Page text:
A new study suggests that a wireless patch successfully uses electrical stimulation to block the pain signals from reaching the brain, potentially leading to a breakthrough in migraine treatment.

In the U.S., more than 37 million people suffer from migraines. Some migraine studies estimate that 13 percent of adults in the U.S. population have migraines, and 2-3 million migraine suffers are chronic. For people like them, this technology could make a big difference. Image via Pexels.

Researchers studied recruited 71 participants who suffered from migraines and regularly took drugs for their condition. Migraineurs applied skin electrodes to the upper arm soon after attack onset for 20 minutes, at various pulse widths, and were asked to refrain from taking any medicine for at least two hours. Patients were asked to use the device for up to 20 attacks.

This was a prospective, double-blinded, randomized, crossover, sham-controlled trial. The devices were programmed to randomly give either a placebo, a sham, or a stimulation at a very low frequency or one of four levels of active stimulation. The stimulation was designed to not be painful — it was only meant to stop the pain.

A total of 299 migraines were treated with the device during the study. In total, 64% of participants who received the real stimulus reported a reduction in their pain by 50%. Interestingly, the placebo group also reported some improvement, but significantly less: just 26% of them reported that their pain was halved (which is still pretty intriguing, placebo kicks in again).

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Although it is still early stages for this type of treatment, results are highly encouraging, as researchers themselves declared. Pain reduction was similar to that of triptan medications, for example. Triptans are used for the treatment of severe migraine attacks or those that do not respond to NSAIDs or other over-the-counter drugs.

“These results need to be confirmed with additional studies, but they are exciting,” said study author David Yarnitsky, MD, of Technion Faculty of Medicine in Haifa, Israel, and a member of the Medical Advisory Board for Theranica, maker of the stimulation device. “People with migraine are looking for non-drug treatments, and this new device is easy to use, has no side effects and can be conveniently used in work or social settings.”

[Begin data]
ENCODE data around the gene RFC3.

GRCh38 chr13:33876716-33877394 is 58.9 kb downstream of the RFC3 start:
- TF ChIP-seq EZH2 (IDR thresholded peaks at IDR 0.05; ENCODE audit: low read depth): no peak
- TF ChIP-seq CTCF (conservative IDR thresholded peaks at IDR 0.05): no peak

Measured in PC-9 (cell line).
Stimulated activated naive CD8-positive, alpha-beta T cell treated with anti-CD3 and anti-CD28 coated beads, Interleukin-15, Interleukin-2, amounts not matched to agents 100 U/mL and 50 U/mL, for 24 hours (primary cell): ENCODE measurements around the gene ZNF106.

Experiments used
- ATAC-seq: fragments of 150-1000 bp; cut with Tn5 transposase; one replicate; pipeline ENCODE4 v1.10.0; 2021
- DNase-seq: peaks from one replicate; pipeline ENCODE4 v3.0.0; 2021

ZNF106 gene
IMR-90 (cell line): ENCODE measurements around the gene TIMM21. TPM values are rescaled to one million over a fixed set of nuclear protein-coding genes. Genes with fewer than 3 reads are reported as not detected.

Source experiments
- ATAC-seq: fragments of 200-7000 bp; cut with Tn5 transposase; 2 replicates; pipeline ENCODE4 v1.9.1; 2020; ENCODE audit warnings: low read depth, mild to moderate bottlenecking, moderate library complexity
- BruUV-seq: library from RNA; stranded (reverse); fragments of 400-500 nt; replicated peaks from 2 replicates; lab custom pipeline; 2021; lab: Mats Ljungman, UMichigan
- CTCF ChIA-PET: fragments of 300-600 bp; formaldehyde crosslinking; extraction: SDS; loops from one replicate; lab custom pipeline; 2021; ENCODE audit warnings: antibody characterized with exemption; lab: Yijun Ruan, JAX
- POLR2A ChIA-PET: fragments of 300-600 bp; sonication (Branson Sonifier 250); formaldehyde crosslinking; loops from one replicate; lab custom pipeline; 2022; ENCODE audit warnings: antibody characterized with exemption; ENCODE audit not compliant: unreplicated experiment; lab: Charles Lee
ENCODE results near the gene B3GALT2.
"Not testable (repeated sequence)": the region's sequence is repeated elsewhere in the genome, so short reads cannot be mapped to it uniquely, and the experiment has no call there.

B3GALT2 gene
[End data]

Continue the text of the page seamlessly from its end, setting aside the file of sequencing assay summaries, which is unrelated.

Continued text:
The current was harmless (imagine placing a 9V battery on your tongue), and there were no side effects.

However, there were also some limitations of the study. For starters, the sample size is not that great. Before this becomes a readily-available treatment much more testing is still required. Secondly, during the sham simulations, some patients stopped the treatment.

“This may indicate that they knew the stimulation was not active, and thus they were no longer blinded to the study, which is a challenge in any sham stimulation study,” he said.

Lastly, migraines are a spectrum disorder, meaning their mechanism can vary greatly and this is not going to be a panacea for all types of migraines.

Still, the prospect of treating migraines with a wireless patch, without any drugs or side effects, is enticing and potentially opens up new doors for people suffering from other conditions.

Journal Reference: David Yarnitsky, Lana Volokh, Alon Ironi, Boaz Weller, Merav Shor, Alla Shifrin, and Yelena Granovsky — Nonpainful remote electrical stimulation alleviates episodic migraine pain. doi: http:/ / dx. doi. org/ 10. 1212/ WNL. 0000000000003760